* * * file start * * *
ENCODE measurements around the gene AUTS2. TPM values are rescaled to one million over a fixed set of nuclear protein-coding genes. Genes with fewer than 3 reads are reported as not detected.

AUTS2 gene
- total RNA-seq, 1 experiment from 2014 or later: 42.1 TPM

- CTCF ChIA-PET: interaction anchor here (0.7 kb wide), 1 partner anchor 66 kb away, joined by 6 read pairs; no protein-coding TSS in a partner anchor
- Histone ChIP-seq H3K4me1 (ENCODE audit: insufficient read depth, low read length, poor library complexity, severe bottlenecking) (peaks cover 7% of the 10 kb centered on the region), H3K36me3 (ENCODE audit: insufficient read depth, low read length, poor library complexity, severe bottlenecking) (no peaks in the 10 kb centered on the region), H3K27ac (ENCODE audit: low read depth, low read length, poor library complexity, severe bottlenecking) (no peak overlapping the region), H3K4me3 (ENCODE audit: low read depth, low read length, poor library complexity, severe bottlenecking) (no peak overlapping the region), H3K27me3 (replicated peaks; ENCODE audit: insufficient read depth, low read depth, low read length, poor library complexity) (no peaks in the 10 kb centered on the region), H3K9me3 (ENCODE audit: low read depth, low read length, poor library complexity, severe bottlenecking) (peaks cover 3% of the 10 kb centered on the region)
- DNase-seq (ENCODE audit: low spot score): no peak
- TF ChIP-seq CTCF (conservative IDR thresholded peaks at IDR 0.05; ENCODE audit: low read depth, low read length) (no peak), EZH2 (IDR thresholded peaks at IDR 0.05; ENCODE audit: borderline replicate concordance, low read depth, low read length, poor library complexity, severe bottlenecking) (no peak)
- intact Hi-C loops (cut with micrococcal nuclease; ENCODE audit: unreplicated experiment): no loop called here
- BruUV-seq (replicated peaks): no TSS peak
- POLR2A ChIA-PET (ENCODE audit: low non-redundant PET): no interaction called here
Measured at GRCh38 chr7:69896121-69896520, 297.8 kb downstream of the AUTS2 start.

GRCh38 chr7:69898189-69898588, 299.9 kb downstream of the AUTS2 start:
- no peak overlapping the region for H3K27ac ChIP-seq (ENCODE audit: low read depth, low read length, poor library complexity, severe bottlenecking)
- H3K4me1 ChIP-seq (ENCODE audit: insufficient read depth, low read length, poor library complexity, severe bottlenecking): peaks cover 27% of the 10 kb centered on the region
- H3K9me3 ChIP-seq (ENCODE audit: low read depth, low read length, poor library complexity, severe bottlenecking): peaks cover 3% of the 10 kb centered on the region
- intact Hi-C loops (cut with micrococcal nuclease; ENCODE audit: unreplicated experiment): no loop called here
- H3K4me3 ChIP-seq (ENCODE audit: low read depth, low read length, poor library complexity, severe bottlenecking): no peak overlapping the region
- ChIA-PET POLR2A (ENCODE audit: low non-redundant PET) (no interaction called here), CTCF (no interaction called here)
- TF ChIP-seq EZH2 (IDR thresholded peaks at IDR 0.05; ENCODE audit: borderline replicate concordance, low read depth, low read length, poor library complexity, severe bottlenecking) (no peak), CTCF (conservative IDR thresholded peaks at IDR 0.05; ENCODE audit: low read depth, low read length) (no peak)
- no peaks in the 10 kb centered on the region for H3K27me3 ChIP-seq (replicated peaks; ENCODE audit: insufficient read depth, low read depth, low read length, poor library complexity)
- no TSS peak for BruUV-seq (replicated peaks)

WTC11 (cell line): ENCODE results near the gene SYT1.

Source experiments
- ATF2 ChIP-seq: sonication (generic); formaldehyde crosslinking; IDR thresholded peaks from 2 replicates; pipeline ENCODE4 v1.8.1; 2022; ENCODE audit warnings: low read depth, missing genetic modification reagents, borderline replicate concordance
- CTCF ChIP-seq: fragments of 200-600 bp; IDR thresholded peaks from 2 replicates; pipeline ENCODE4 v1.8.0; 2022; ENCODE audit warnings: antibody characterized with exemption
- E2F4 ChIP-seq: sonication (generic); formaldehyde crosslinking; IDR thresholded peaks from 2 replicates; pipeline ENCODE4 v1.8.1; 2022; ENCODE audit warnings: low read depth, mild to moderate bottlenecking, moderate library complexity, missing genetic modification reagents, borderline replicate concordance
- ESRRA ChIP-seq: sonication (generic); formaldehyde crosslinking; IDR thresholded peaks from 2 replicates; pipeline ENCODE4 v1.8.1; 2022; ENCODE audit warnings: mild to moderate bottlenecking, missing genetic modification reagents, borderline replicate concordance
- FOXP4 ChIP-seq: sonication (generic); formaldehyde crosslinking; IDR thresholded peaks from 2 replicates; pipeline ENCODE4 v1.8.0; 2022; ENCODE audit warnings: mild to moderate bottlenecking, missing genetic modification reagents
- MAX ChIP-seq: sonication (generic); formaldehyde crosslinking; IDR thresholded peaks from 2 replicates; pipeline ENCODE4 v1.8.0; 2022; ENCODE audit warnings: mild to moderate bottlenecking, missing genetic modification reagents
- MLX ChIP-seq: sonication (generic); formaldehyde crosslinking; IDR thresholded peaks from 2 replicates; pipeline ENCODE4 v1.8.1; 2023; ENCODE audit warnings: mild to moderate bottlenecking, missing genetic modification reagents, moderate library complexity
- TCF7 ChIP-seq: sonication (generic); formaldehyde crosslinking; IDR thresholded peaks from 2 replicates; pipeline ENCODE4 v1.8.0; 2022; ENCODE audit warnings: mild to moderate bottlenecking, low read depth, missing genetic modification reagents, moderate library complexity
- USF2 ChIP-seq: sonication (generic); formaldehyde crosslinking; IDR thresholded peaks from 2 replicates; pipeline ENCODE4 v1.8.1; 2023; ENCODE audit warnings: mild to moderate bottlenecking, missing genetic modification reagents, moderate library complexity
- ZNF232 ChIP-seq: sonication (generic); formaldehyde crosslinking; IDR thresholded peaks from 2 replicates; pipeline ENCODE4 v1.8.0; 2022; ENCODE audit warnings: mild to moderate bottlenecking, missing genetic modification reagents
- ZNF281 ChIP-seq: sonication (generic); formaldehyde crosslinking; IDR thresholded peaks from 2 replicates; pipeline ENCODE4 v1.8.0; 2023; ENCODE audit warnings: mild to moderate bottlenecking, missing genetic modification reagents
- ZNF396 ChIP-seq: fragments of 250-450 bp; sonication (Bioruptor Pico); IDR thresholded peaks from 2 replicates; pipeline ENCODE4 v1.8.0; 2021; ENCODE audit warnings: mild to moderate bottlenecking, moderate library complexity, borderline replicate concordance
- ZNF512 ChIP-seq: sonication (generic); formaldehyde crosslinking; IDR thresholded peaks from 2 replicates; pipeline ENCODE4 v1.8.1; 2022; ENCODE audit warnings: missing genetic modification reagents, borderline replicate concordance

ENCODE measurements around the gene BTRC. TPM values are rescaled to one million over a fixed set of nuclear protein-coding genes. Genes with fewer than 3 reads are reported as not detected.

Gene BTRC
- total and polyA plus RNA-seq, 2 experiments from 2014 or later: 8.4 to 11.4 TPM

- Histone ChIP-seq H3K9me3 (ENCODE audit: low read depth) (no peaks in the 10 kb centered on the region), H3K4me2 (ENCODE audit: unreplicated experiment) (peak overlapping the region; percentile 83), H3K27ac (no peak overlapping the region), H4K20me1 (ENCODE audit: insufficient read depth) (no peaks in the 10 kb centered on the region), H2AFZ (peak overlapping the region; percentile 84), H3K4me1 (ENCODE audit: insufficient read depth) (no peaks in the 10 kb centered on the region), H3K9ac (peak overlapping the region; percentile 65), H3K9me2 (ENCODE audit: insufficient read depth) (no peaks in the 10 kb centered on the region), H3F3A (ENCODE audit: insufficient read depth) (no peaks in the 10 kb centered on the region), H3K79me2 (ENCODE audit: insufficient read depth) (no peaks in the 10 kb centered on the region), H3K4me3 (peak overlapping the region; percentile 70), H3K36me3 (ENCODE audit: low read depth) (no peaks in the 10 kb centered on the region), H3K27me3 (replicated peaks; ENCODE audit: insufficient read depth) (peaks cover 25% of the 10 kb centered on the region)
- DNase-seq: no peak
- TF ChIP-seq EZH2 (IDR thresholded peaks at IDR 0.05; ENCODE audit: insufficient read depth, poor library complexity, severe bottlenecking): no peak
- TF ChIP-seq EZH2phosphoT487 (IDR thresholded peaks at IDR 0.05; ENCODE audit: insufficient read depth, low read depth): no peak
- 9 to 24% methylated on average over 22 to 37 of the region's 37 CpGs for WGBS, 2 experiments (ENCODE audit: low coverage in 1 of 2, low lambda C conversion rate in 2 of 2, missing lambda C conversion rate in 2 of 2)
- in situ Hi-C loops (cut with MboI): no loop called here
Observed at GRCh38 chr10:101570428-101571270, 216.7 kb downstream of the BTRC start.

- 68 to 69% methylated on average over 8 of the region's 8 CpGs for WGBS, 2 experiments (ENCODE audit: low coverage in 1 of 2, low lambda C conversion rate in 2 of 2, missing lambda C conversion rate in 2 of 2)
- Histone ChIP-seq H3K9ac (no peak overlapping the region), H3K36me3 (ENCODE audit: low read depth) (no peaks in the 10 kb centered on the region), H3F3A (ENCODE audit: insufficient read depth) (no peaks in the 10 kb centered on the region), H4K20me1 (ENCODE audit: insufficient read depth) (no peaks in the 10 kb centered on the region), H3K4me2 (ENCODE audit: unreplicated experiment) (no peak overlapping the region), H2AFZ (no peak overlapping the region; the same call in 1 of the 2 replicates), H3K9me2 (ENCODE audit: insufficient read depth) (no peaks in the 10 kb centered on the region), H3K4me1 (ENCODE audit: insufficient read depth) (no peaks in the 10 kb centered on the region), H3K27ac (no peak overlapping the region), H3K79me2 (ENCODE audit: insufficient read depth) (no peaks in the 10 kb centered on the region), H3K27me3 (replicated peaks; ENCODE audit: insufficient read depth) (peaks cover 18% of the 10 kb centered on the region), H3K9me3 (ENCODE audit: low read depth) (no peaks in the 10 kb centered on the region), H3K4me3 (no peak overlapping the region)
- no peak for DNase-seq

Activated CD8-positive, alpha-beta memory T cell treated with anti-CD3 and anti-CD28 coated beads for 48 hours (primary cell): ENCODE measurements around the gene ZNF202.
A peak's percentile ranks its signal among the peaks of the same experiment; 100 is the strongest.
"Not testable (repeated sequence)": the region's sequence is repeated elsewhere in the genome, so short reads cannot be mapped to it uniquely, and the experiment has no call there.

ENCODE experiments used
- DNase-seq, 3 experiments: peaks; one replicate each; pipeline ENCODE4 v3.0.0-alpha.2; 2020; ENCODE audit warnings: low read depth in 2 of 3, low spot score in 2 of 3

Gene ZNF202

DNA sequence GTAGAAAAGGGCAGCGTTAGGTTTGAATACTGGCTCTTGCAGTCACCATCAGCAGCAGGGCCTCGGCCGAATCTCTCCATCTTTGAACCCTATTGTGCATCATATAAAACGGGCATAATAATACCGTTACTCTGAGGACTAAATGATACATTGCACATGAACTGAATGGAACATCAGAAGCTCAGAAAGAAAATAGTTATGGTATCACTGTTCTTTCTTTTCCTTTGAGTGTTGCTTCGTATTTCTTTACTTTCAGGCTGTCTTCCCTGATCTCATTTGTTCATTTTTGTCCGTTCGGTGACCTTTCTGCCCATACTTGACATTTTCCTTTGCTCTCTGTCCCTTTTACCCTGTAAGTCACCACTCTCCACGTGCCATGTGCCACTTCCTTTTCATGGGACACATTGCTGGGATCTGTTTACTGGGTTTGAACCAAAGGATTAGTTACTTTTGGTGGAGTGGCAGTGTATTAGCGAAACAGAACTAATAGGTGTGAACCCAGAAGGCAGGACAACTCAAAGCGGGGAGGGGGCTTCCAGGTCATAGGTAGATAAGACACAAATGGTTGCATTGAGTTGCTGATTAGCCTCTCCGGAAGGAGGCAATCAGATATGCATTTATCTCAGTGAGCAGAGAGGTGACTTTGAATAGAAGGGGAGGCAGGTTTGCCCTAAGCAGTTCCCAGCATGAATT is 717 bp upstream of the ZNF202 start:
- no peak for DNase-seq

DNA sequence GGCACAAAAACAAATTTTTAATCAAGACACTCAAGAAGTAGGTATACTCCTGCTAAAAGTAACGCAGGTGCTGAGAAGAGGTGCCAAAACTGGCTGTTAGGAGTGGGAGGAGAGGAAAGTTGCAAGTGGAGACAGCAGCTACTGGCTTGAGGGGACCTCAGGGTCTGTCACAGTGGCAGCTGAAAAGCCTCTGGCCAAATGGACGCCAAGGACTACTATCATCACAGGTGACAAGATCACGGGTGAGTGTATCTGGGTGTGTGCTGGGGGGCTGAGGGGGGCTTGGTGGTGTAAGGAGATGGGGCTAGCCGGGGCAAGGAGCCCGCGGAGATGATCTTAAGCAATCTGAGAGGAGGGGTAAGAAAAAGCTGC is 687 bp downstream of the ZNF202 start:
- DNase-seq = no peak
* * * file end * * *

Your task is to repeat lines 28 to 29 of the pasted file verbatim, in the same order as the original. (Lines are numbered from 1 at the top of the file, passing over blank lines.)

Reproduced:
- FOXP4 ChIP-seq: sonication (generic); formaldehyde crosslinking; IDR thresholded peaks from 2 replicates; pipeline ENCODE4 v1.8.0; 2022; ENCODE audit warnings: mild to moderate bottlenecking, missing genetic modification reagents
- MAX ChIP-seq: sonication (generic); formaldehyde crosslinking; IDR thresholded peaks from 2 replicates; pipeline ENCODE4 v1.8.0; 2022; ENCODE audit warnings: mild to moderate bottlenecking, missing genetic modification reagents